It also showed that the number of housing loans for investment purposes has slightly increased since January 2010. However, the overall level of housing commitments is still lower than the previous two years.

So what are the reasons for this decrease? In 2009, there were a lot of incentives for first homebuyers to enter the market, most importantly the lowest interest rates in a generation and extra Federal and State Government grants. These things had the effect of bringing forward purchases that otherwise would have happened in 2010, and so we’re seeing the after-effects now.

In addition, there is also no doubt, that the rise in interest rates over the last nine months has scared off many homebuyers, with repayments for a $300,000 mortgage having increased by almost $300 per month since before rates began to rise in September 2009.

But these trends also offer an opportunity for some prospective buyers. If you have saved your deposit, have researched the home loan market thoroughly, worked out your budget and have left yourself a buffer of at least two per cent in case rates rise in the future, then you may be able to take advantage of the slowdown in the housing market before the real estate season picks up again in spring.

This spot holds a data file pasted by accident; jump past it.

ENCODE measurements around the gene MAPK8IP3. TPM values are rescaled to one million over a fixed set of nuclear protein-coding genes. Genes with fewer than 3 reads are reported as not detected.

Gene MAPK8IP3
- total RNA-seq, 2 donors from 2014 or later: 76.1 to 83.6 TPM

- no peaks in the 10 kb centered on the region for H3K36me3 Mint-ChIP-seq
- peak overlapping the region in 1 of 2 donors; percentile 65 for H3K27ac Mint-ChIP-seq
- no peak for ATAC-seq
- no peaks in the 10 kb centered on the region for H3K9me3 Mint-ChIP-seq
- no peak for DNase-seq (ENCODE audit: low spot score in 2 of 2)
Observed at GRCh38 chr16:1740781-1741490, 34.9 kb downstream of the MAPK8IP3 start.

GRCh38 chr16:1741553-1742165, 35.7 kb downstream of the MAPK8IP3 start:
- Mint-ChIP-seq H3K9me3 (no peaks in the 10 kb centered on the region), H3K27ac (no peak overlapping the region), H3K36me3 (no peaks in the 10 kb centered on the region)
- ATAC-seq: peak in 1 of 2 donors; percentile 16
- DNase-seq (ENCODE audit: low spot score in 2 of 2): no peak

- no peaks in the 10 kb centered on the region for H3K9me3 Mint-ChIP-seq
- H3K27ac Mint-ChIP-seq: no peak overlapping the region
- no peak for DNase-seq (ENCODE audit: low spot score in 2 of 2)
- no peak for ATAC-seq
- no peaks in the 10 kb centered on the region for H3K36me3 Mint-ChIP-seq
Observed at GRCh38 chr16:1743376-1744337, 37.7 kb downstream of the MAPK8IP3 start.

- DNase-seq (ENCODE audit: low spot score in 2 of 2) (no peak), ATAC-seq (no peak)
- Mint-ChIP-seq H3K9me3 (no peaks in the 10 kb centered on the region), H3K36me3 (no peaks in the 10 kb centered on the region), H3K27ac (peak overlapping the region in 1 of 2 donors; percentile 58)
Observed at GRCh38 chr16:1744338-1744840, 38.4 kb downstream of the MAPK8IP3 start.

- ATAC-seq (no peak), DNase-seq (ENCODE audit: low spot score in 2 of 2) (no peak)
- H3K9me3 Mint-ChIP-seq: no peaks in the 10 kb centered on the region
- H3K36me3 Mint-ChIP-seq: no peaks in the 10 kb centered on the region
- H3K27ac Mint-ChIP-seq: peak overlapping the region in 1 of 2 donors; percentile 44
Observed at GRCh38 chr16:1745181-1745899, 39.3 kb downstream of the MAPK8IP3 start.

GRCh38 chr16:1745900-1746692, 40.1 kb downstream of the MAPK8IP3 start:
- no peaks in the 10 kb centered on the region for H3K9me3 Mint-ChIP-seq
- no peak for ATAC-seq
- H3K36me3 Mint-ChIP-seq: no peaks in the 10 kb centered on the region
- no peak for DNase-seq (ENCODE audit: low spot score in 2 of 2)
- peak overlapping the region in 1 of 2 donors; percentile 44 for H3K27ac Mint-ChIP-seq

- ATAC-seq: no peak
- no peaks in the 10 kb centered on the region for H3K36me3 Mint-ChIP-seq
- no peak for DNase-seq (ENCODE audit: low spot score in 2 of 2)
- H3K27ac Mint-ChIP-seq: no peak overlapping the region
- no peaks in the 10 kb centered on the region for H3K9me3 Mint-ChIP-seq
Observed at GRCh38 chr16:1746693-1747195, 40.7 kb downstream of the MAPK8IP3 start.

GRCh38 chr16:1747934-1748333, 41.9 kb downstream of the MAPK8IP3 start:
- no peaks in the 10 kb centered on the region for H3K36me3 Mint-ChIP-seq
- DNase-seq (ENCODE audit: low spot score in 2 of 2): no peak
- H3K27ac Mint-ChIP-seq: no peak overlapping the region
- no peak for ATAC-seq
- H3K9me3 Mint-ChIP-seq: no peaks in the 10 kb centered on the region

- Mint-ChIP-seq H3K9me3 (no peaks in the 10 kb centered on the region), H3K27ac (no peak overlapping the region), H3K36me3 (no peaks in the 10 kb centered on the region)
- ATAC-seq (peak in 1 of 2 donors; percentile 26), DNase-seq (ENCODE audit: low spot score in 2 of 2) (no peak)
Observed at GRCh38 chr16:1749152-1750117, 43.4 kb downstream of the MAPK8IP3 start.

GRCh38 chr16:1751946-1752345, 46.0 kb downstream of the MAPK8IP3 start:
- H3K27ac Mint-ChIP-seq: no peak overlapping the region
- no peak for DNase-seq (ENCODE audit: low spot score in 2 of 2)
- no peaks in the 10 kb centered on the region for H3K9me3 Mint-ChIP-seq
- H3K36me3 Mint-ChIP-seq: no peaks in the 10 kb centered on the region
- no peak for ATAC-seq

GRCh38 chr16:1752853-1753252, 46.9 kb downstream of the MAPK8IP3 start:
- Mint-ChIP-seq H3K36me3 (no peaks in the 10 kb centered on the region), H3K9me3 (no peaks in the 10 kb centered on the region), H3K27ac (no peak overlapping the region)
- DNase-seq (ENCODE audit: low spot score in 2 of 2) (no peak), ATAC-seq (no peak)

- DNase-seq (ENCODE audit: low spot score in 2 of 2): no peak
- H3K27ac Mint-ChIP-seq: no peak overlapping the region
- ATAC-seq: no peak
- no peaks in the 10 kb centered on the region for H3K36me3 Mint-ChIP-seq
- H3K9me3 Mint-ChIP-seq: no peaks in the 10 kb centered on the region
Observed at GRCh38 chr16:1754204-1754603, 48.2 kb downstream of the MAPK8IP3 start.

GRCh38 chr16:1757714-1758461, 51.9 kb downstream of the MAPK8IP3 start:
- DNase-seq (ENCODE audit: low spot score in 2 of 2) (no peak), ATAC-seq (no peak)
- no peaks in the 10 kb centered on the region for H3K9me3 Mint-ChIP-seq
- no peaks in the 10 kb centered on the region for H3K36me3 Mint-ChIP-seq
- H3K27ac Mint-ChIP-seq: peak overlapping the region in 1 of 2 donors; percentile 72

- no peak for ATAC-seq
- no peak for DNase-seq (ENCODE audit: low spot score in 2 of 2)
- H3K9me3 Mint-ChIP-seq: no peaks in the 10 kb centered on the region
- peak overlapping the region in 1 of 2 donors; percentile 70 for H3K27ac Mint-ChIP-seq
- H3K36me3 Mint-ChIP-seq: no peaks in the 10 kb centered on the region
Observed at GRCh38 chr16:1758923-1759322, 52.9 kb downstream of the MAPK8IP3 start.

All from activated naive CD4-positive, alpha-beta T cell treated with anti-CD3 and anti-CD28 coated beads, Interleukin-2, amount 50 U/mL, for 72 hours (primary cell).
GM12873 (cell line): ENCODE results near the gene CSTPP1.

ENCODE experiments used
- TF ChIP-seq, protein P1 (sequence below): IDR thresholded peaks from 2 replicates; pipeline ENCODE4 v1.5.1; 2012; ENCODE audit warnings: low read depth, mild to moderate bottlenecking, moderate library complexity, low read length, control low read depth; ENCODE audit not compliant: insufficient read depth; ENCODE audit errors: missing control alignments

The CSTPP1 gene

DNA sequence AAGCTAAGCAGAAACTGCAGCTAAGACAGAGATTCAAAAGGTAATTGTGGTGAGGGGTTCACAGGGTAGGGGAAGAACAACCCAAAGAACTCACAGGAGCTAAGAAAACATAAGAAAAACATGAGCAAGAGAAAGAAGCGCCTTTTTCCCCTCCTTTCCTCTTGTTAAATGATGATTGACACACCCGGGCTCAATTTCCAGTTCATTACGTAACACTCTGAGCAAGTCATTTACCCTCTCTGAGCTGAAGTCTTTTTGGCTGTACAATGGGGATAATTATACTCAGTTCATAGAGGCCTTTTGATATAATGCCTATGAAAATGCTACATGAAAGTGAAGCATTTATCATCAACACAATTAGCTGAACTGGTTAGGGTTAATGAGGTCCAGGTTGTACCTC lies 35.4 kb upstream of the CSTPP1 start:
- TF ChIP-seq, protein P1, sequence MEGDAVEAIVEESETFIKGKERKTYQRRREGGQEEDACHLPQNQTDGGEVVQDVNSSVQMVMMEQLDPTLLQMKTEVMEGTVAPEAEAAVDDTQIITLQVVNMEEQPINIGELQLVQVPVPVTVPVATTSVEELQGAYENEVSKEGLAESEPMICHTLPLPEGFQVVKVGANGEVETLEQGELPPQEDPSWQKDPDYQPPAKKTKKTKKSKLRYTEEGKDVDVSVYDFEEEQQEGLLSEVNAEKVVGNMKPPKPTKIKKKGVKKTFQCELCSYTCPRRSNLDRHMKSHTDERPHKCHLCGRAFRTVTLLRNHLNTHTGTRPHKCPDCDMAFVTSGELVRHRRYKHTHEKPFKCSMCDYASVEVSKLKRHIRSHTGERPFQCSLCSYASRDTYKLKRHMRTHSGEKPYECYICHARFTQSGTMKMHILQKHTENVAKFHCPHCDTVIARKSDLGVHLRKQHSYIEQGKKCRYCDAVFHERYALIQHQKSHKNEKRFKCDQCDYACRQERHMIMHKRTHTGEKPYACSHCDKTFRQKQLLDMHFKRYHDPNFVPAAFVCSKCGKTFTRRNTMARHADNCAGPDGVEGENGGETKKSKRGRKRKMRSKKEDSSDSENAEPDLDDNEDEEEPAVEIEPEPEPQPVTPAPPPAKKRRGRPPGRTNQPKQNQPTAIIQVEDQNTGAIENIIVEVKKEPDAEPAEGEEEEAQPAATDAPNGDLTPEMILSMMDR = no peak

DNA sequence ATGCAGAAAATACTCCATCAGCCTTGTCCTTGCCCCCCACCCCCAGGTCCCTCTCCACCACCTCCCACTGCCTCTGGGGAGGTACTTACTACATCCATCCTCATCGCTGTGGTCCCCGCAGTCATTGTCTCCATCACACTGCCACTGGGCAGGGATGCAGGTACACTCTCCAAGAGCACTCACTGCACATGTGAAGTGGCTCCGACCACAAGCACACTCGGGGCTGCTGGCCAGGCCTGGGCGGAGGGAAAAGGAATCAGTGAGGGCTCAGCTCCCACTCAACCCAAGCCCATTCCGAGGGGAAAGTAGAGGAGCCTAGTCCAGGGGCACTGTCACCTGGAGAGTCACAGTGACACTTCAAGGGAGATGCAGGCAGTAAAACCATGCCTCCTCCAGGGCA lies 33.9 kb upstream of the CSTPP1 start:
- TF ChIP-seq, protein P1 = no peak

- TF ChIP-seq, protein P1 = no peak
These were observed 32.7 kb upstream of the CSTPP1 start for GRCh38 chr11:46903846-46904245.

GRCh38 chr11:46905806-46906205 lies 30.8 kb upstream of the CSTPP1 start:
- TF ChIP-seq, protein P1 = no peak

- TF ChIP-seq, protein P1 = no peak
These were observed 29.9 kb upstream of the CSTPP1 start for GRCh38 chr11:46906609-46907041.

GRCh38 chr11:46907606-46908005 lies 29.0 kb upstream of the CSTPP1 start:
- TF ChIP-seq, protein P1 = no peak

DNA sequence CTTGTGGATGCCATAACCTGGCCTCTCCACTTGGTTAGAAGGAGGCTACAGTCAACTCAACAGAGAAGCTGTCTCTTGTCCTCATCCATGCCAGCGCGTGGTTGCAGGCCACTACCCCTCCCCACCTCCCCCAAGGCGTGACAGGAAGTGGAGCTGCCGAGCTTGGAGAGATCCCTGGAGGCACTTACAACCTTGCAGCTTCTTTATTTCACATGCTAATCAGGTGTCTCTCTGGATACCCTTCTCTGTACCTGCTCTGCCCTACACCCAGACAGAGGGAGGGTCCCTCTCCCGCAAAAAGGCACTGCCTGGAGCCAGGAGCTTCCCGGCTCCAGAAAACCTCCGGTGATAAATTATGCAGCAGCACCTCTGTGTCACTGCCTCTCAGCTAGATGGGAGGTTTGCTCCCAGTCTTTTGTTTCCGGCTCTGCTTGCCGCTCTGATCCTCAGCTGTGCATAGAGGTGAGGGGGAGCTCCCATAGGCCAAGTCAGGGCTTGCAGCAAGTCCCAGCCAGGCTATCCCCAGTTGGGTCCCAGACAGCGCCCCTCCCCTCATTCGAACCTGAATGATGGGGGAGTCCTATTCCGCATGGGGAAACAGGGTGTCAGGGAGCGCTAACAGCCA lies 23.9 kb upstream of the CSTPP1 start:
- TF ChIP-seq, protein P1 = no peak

First homebuyers still need to be careful when entering the property market despite a pause in interest rate increases. Even though interest rates seem to be on hold, it doesn’t mean they won’t start to rise again so first homebuyers who have not experienced paying off a mortgage before need to make sure they don’t over-borrow.

As well as the two per cent buffer, a good guide is to make sure your repayments are less than 30 per cent of your income – which is about $1000 per month for a $60,000 salary and a loan size of about $150,000, otherwise you will be under mortgage stress.

Choosing the right home loan can also make a big difference to your repayments and is just as important as purchasing a property because it can mean thousands of dollars difference to your repayments. 

Important information:This content has been prepared without taking account of the objectives, financial situation or needs of any particular individual. It does not constitute formal advice. For this reason, any individual should, before acting, consider the appropriateness of the information, having regard to the individual’s objectives, financial situation and needs and, if necessary, seek appropriate professional advice.

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Avoid the sting of declined transaction fees

Thursday, May 20, 2010